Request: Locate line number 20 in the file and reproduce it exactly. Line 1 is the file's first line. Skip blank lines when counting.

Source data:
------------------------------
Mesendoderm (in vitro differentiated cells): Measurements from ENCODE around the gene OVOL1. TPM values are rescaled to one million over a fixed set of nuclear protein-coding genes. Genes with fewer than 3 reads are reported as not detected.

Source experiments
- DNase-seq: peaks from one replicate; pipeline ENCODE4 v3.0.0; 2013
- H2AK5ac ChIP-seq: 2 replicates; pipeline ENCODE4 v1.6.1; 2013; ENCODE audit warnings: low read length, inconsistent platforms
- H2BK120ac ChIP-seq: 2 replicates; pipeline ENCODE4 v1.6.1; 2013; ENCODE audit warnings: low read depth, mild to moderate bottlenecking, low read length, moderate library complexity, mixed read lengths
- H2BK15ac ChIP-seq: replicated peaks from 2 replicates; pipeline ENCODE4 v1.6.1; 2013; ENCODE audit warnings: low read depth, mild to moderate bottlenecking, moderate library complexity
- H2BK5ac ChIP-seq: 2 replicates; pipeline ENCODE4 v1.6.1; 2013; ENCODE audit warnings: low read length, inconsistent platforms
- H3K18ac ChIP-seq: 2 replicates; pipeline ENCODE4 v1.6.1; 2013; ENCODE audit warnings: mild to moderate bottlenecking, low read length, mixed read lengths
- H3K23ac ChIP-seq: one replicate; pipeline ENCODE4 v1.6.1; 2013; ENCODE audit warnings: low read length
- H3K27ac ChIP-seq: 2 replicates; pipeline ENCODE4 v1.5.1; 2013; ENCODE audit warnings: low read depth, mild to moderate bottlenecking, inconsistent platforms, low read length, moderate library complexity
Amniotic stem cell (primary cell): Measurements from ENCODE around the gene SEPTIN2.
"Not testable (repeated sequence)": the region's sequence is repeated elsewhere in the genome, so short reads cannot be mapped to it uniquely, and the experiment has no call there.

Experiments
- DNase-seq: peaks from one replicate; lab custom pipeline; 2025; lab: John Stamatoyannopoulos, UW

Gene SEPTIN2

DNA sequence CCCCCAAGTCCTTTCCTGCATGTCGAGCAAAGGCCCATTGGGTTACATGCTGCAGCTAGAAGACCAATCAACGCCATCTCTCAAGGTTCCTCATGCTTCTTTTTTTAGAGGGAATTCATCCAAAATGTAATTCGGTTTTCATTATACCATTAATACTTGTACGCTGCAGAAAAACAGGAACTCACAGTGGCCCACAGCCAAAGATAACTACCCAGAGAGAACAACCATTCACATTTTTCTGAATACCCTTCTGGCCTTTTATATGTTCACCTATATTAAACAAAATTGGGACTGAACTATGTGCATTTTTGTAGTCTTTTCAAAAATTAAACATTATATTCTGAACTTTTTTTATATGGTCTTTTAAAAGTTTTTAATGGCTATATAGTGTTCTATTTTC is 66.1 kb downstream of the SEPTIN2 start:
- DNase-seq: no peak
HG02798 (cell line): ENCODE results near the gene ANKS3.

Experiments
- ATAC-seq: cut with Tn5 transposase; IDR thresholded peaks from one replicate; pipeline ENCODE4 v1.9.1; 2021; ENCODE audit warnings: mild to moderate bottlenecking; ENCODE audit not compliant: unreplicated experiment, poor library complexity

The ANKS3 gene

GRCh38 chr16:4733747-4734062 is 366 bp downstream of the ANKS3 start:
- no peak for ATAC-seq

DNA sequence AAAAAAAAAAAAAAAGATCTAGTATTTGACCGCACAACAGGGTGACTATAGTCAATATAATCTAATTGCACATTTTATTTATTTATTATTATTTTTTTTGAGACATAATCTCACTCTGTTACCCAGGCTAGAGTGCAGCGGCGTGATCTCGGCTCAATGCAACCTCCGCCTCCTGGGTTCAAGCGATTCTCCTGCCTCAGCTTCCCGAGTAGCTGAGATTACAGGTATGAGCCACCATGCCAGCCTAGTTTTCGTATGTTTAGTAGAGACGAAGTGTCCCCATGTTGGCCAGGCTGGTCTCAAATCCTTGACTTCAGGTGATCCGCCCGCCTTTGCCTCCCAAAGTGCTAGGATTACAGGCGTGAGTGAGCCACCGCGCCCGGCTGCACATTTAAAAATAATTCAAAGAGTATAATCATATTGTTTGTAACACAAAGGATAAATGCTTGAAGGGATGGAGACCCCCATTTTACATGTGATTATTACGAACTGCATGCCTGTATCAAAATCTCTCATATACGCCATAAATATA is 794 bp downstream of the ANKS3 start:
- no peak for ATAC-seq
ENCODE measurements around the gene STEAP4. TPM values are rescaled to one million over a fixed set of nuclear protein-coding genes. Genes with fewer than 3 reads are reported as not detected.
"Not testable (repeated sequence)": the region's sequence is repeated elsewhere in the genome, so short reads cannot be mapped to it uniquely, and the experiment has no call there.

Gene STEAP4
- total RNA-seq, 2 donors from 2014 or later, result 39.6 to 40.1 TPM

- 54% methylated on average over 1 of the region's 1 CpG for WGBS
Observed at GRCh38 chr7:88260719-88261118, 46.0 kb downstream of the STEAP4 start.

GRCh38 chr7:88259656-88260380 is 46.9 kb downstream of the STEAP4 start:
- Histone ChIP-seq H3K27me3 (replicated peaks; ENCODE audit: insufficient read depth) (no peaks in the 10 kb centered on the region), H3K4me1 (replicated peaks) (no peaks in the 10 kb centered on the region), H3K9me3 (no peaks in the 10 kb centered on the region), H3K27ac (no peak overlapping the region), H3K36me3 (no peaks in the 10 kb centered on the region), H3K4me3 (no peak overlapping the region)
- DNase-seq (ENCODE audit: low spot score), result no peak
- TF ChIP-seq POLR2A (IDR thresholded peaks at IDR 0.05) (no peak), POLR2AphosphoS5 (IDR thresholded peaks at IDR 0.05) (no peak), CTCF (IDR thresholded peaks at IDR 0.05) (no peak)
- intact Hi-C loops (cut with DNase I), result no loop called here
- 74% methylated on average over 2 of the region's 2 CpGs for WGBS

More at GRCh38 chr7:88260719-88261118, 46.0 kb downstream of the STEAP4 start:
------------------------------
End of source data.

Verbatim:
- ATAC-seq: cut with Tn5 transposase; IDR thresholded peaks from one replicate; pipeline ENCODE4 v1.9.1; 2021; ENCODE audit warnings: mild to moderate bottlenecking; ENCODE audit not compliant: unreplicated experiment, poor library complexity